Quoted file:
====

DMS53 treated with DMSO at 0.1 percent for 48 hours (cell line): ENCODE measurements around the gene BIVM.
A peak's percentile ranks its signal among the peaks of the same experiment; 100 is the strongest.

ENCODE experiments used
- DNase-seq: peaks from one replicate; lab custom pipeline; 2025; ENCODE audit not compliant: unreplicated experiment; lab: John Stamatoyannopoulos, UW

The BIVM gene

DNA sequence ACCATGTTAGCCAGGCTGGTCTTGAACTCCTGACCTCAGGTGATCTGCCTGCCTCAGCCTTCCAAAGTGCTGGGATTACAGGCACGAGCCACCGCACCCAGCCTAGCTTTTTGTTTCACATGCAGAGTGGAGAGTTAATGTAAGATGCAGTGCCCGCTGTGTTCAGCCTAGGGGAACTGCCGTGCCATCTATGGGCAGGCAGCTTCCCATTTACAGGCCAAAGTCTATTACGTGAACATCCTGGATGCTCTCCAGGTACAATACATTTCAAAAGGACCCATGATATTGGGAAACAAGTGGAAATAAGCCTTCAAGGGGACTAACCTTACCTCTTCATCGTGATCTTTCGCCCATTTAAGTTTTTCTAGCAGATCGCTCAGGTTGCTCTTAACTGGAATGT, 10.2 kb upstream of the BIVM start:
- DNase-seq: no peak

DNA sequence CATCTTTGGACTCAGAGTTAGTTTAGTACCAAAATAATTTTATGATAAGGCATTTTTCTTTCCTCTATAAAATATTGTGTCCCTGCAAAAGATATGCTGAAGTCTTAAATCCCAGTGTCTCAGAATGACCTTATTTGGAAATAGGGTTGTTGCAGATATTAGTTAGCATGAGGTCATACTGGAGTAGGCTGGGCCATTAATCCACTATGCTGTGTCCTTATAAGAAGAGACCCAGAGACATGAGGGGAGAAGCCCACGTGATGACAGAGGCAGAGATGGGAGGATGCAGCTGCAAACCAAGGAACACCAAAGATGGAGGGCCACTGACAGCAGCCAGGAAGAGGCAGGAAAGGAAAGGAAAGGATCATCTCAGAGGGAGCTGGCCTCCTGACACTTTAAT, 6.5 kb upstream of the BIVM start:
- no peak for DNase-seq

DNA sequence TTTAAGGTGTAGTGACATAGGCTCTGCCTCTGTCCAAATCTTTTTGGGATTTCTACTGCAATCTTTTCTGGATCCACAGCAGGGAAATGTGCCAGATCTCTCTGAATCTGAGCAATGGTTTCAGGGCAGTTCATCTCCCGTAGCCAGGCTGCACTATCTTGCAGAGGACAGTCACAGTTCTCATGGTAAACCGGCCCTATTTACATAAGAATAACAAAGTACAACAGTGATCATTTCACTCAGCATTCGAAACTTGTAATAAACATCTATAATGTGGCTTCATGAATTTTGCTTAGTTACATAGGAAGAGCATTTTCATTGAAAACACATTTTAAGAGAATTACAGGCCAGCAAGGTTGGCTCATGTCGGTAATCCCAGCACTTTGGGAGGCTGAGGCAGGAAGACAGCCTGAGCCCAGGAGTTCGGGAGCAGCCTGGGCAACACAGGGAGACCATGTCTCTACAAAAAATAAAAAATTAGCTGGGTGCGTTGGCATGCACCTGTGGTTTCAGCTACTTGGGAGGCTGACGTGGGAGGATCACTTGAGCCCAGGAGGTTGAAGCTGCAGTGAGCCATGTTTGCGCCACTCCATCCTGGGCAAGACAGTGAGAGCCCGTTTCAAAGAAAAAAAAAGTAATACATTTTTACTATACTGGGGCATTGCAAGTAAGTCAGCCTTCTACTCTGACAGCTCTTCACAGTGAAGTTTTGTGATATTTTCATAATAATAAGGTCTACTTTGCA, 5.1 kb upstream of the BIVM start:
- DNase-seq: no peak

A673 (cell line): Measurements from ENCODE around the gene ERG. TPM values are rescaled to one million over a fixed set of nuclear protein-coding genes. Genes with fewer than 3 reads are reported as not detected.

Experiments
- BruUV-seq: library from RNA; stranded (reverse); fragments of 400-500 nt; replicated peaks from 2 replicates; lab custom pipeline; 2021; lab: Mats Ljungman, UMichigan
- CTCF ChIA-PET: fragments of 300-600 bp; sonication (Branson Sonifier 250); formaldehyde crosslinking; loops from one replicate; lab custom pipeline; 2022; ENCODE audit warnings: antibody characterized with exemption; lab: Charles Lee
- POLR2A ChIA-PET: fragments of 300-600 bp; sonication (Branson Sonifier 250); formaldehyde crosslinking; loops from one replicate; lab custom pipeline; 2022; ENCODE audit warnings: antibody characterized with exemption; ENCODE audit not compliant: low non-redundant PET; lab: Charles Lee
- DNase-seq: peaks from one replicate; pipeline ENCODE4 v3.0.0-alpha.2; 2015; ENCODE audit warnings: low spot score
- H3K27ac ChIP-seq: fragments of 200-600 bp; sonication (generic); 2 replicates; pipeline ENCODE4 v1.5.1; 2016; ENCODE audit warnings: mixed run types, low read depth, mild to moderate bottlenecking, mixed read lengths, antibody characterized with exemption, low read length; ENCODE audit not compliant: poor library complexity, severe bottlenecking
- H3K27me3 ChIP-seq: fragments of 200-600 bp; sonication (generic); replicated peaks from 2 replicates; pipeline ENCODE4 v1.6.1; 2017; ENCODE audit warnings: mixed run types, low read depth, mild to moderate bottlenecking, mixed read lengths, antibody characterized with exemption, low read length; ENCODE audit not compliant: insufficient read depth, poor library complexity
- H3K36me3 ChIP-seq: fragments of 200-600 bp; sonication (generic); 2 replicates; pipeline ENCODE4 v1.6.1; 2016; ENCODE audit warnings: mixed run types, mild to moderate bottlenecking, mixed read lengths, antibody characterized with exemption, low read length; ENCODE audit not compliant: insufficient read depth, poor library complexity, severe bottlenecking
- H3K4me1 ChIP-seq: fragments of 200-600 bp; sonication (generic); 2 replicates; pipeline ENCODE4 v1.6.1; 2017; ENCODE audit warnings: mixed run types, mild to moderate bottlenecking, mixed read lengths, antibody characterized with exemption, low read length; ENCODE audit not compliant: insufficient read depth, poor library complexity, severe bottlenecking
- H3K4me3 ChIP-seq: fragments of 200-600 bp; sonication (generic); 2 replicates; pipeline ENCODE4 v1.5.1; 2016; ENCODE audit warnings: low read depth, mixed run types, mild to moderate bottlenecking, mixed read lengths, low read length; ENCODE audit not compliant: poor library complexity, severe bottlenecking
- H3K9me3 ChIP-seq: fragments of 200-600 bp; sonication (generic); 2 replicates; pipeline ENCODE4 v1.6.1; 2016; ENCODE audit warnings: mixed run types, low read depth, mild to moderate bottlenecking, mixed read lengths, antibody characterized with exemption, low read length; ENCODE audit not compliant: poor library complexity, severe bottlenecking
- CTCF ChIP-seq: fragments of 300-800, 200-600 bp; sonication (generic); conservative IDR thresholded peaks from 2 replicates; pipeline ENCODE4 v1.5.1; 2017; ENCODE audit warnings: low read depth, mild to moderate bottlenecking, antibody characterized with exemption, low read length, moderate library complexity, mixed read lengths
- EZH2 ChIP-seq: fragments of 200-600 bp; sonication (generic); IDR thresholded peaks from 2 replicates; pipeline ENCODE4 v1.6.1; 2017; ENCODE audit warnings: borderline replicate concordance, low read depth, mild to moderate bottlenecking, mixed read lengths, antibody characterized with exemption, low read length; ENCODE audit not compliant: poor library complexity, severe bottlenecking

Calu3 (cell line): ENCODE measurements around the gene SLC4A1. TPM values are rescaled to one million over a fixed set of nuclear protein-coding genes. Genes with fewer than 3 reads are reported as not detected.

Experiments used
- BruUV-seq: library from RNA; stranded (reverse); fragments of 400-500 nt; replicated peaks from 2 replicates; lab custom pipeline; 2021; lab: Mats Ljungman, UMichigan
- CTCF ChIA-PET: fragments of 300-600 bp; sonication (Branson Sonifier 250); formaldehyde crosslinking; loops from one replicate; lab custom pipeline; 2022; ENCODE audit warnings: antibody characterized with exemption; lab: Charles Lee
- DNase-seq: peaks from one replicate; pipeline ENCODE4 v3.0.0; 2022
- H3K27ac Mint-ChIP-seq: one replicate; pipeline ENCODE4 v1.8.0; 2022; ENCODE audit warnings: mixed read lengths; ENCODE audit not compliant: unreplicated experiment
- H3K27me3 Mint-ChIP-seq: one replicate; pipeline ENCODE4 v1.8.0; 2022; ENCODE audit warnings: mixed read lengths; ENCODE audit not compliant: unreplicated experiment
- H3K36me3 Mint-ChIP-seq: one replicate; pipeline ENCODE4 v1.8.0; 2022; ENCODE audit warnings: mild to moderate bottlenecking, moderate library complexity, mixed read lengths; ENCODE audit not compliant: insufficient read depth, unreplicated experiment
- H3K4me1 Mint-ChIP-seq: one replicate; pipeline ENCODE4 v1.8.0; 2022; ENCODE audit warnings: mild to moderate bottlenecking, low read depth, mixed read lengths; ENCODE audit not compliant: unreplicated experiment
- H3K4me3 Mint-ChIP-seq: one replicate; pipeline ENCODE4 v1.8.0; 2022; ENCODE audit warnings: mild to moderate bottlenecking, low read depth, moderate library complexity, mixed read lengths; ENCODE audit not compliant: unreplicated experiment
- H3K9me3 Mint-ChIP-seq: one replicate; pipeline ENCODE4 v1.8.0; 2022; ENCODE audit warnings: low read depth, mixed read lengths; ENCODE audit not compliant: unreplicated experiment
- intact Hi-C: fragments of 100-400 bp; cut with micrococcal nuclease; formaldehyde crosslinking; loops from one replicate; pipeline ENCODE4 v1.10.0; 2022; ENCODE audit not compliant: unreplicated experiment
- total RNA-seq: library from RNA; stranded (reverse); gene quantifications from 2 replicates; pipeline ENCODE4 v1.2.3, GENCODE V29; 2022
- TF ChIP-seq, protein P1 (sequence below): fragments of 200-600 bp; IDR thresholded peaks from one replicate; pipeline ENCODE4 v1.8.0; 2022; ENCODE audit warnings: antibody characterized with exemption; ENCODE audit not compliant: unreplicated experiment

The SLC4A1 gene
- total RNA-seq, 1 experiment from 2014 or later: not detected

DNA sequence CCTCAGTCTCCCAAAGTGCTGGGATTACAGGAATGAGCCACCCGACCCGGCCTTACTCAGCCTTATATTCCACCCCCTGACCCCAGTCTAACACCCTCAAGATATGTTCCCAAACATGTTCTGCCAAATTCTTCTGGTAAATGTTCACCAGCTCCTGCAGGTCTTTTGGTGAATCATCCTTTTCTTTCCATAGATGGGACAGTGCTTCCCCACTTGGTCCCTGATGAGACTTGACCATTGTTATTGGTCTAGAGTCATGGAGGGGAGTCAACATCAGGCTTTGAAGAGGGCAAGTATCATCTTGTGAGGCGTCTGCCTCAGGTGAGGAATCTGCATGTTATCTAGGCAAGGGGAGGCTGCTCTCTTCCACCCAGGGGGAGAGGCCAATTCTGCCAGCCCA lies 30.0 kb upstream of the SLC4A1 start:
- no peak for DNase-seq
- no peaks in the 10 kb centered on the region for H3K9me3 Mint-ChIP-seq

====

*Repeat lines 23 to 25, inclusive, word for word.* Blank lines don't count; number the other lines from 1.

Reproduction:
- H3K9me3 ChIP-seq: fragments of 200-600 bp; sonication (generic); 2 replicates; pipeline ENCODE4 v1.6.1; 2016; ENCODE audit warnings: mixed run types, low read depth, mild to moderate bottlenecking, mixed read lengths, antibody characterized with exemption, low read length; ENCODE audit not compliant: poor library complexity, severe bottlenecking
- CTCF ChIP-seq: fragments of 300-800, 200-600 bp; sonication (generic); conservative IDR thresholded peaks from 2 replicates; pipeline ENCODE4 v1.5.1; 2017; ENCODE audit warnings: low read depth, mild to moderate bottlenecking, antibody characterized with exemption, low read length, moderate library complexity, mixed read lengths
- EZH2 ChIP-seq: fragments of 200-600 bp; sonication (generic); IDR thresholded peaks from 2 replicates; pipeline ENCODE4 v1.6.1; 2017; ENCODE audit warnings: borderline replicate concordance, low read depth, mild to moderate bottlenecking, mixed read lengths, antibody characterized with exemption, low read length; ENCODE audit not compliant: poor library complexity, severe bottlenecking